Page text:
I found that the organ was telling me where and how it wanted to speak. I remembered once discussing with other organbuilders about the whole organ working ‘as a system’, that once the decision of design, pallet size, type of wind and scaling had been decided, in some senses the organ would want to speak in a certain type of way. It is actually the logical conclusion of a Werkprinzip system. It does not mean you cannot change the voicing for individuality but that it must be set within the limits of the whole system of the organ.

The net result of the high lead pipework with the open-toe voicing is a singing, warm tone where the upperwork blooms rather than taking over the chorus. The flutes are large with plenty of character. The Pedal division is small, but the 8′ carries and defines the Pedal firmly and the last octave of the Subbass is louder and more pervasive without being overpowering. There is a slight Quintaton flavour in the rank which gives the Pedal its definition. The Cornet has the most amazing quality. It works with just the Gedact or with the full Brustwerk. It can work in the chorus or as a solo. The sound is best described as golden honey. The Krummhorn likewise is multi-purpose but colours rather than predominates over the chorus with its nutty flavour. The Mixture works well over the 4′ Principal. It then takes on a different colour when the Octave or the Quint is added rather than maintaining its original tone.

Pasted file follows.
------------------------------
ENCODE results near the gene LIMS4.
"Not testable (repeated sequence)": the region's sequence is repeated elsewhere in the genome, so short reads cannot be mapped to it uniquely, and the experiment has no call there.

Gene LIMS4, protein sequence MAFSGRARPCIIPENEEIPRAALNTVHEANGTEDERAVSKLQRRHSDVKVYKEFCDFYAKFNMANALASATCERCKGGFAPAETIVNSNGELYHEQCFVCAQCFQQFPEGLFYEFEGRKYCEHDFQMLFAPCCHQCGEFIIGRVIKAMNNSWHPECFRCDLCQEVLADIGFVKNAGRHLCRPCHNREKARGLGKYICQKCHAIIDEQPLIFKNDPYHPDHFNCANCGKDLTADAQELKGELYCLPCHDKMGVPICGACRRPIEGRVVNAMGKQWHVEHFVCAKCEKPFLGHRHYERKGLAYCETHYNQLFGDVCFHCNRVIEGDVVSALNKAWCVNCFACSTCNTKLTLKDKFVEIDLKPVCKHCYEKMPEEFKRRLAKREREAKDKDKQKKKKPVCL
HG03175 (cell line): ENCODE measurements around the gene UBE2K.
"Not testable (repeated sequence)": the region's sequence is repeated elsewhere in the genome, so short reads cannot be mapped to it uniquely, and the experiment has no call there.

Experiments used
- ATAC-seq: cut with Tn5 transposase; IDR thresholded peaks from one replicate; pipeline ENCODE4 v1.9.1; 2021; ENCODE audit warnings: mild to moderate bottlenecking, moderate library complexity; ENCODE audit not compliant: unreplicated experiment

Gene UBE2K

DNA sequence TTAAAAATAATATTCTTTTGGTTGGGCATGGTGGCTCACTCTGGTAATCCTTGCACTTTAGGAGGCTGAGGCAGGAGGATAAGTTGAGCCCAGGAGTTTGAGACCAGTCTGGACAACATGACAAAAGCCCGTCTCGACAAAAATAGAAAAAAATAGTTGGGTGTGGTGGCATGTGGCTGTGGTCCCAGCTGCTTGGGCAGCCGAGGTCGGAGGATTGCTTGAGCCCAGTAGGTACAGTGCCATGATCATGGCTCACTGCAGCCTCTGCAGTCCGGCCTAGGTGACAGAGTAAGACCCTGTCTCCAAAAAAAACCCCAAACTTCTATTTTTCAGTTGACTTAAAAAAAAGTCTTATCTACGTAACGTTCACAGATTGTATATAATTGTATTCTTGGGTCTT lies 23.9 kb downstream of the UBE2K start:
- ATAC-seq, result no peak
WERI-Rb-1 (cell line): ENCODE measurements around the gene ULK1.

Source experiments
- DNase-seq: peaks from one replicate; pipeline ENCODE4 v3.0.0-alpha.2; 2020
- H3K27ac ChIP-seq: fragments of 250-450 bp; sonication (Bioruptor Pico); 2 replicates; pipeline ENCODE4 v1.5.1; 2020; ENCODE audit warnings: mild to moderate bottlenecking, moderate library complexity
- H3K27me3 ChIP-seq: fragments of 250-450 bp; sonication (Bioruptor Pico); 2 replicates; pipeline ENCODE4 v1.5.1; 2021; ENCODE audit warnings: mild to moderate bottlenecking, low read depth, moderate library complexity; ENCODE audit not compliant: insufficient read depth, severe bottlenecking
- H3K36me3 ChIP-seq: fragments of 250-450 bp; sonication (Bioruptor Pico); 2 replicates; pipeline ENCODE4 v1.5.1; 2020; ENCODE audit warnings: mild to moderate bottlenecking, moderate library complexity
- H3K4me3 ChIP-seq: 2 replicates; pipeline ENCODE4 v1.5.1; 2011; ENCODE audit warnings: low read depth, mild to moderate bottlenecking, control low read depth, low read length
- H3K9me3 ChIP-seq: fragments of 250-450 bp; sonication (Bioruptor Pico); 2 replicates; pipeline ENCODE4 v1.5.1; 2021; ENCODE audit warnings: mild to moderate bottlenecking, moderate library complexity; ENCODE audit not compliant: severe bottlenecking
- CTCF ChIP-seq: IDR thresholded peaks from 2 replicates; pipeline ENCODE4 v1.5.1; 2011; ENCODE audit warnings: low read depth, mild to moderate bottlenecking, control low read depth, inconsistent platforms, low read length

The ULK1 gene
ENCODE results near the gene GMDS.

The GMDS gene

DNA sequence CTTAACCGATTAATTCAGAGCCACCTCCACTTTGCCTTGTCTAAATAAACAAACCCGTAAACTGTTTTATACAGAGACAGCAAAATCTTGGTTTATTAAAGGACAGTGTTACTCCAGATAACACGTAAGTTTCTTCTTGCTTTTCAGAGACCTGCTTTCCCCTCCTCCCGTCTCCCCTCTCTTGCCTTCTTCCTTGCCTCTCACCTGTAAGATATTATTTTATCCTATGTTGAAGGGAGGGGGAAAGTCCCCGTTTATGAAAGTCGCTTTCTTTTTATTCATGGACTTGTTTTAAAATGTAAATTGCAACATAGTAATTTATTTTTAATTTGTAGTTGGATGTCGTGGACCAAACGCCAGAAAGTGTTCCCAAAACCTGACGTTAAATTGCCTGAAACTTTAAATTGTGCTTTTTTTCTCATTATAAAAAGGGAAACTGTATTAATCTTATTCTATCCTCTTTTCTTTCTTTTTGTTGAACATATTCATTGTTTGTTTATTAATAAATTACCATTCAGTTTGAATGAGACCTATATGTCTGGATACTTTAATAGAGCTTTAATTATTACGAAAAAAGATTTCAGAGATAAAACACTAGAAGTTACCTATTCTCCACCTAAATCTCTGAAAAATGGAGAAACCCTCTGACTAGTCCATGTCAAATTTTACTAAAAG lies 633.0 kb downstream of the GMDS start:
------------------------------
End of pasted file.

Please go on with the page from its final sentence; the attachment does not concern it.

I decided set the temperament to Vallotti and used slide tuners. Vallotti is a good general temperament which gives a flavour to the keys but allows the thirds in the Cornet to sing. Tuning slides were necessary, I believe, because of the climatic conditions here in Brisbane and also because I have repaired so much badly damaged cone-tuned pipework that I did not want this to occur on my instrument.

So, then what are the results? In September 2005, an Organ preview night was held. This highly successful event allowed Brisbane organists to hear the organ for the first time. The results were very satisfying. All organists commented on the delightfully sensitive action as well the different combinations that were available from the stops. Many found it surprising that the organ was not limited to baroque repertoire but could handle the romantic quite comfortably. Rupert Jeffcoat remarked later that it ‘has a delightful blend and balance, and the creative stop list allows for a real variety.’ The sound was heard in a moderately full church which changed the acoustics but this did not change the warmth or the balance of the instrument.